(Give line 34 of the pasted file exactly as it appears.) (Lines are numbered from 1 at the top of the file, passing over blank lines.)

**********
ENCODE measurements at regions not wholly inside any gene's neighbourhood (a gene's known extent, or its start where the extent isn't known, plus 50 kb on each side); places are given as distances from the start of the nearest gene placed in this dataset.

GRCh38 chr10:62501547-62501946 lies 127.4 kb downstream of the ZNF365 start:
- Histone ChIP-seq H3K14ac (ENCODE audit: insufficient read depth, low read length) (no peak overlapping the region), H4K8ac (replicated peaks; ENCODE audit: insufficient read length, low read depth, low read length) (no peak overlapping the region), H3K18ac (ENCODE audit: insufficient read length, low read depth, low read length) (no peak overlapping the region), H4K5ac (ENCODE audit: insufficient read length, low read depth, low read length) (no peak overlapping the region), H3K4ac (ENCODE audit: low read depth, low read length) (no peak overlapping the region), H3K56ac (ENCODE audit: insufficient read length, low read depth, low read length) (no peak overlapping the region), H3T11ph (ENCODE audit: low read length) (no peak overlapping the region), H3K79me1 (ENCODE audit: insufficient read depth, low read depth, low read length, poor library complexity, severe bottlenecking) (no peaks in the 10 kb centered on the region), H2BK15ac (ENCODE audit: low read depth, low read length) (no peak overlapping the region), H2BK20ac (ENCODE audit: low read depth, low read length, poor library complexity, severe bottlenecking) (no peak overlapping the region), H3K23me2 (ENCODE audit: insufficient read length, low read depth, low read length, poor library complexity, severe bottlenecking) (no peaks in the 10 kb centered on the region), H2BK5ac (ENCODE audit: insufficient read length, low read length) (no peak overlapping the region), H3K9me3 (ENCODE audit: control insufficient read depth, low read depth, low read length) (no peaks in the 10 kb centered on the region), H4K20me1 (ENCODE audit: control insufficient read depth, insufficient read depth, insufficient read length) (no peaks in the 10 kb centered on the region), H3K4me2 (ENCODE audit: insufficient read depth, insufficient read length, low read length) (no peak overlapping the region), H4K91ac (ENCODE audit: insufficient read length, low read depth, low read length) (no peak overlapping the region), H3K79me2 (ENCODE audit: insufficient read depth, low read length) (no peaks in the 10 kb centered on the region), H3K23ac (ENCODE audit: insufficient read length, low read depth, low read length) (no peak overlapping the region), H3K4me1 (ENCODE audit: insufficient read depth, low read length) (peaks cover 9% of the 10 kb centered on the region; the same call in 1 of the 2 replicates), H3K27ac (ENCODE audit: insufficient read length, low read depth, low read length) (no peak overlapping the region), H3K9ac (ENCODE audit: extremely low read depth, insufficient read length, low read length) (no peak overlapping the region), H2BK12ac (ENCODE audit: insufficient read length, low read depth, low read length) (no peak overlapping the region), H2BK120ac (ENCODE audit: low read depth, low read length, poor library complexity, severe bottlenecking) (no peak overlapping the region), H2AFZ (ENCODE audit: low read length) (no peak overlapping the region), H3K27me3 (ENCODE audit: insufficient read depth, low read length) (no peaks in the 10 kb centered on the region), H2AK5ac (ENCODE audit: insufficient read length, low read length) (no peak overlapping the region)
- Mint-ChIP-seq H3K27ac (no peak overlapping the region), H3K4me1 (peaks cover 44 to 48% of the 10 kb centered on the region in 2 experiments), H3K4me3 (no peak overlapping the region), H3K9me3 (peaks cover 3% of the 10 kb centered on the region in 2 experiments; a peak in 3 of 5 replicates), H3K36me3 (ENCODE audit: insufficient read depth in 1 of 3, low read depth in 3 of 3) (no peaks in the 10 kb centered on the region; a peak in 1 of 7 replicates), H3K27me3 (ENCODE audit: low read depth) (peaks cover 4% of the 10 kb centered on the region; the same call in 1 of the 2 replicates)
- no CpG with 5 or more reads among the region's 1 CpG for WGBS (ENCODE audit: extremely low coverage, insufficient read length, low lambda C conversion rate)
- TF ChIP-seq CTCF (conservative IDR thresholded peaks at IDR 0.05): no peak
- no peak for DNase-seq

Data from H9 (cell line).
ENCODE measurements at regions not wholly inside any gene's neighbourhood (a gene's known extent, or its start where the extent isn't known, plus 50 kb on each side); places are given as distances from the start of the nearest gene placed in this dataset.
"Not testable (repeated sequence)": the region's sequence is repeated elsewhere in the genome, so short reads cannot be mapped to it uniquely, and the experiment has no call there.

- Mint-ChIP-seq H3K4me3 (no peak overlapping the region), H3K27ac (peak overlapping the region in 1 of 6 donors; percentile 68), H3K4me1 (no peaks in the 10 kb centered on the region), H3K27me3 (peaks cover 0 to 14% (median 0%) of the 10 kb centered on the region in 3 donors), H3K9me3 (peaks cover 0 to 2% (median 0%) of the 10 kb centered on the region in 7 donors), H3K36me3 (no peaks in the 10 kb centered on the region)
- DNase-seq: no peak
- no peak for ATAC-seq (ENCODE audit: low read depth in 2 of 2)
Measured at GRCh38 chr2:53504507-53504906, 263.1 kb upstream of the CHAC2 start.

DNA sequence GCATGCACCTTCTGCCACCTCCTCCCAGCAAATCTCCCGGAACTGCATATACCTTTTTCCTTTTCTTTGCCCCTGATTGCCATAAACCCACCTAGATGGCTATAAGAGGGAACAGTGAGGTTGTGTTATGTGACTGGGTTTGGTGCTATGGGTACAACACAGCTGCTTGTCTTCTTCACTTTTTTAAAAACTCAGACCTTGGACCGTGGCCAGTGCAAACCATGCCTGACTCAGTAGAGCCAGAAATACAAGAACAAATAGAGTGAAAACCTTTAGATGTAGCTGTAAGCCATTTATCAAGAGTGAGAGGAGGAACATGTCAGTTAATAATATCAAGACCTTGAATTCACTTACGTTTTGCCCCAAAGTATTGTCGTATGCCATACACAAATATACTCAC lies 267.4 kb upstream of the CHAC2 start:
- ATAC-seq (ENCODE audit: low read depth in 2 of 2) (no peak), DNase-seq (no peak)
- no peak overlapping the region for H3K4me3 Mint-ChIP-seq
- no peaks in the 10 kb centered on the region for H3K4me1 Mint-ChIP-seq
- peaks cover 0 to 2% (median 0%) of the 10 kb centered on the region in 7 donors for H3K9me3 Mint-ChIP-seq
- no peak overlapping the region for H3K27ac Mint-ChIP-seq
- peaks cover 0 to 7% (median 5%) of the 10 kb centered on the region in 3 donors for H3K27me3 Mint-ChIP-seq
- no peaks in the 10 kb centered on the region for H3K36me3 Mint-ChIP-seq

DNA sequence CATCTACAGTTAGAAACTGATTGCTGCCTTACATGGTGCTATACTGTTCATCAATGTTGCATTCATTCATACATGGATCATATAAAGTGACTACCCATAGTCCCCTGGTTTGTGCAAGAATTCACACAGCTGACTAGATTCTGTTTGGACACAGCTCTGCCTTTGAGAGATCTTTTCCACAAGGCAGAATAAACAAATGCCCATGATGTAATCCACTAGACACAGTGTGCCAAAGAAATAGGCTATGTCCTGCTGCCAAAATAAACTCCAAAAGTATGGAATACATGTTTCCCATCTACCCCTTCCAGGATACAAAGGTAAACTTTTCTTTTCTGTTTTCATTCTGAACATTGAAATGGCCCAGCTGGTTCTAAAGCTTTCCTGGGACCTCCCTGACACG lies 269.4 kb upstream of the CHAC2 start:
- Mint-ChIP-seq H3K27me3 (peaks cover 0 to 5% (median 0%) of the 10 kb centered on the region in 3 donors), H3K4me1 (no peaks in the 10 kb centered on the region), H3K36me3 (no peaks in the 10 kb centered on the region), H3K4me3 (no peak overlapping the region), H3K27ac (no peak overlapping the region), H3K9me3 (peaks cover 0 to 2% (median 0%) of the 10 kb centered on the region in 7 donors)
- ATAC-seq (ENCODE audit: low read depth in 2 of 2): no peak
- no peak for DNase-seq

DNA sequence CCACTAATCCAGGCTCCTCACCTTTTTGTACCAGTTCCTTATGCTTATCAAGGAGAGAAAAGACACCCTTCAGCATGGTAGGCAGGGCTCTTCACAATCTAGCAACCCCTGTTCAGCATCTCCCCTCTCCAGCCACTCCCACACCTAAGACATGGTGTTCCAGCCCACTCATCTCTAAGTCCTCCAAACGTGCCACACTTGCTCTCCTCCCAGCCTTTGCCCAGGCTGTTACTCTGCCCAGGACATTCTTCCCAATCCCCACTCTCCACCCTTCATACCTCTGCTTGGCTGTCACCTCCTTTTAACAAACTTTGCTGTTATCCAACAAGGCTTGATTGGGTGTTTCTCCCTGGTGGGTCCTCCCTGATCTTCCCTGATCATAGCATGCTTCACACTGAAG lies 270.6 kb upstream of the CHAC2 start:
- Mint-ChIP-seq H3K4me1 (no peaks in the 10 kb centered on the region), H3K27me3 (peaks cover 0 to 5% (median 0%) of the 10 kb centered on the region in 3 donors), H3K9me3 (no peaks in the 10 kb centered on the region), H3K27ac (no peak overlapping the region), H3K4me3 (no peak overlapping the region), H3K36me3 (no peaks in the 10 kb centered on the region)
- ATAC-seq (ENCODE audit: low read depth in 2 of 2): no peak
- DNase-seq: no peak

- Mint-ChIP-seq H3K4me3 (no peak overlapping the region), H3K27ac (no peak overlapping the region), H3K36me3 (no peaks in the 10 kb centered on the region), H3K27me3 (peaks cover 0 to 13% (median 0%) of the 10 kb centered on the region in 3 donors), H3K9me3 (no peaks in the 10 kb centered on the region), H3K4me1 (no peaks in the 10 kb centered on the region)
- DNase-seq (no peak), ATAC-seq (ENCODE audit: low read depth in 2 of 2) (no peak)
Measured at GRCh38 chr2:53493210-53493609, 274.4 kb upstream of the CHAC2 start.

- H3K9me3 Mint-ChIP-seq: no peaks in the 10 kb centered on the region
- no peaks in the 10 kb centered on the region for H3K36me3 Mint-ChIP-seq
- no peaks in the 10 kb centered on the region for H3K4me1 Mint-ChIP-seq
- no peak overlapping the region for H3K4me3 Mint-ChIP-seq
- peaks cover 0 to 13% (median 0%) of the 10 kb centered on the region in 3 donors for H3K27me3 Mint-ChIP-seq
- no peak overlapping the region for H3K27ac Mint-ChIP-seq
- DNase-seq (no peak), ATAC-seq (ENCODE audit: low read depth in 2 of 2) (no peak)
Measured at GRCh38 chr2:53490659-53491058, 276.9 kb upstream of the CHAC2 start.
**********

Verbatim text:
- H3K9me3 Mint-ChIP-seq: no peaks in the 10 kb centered on the region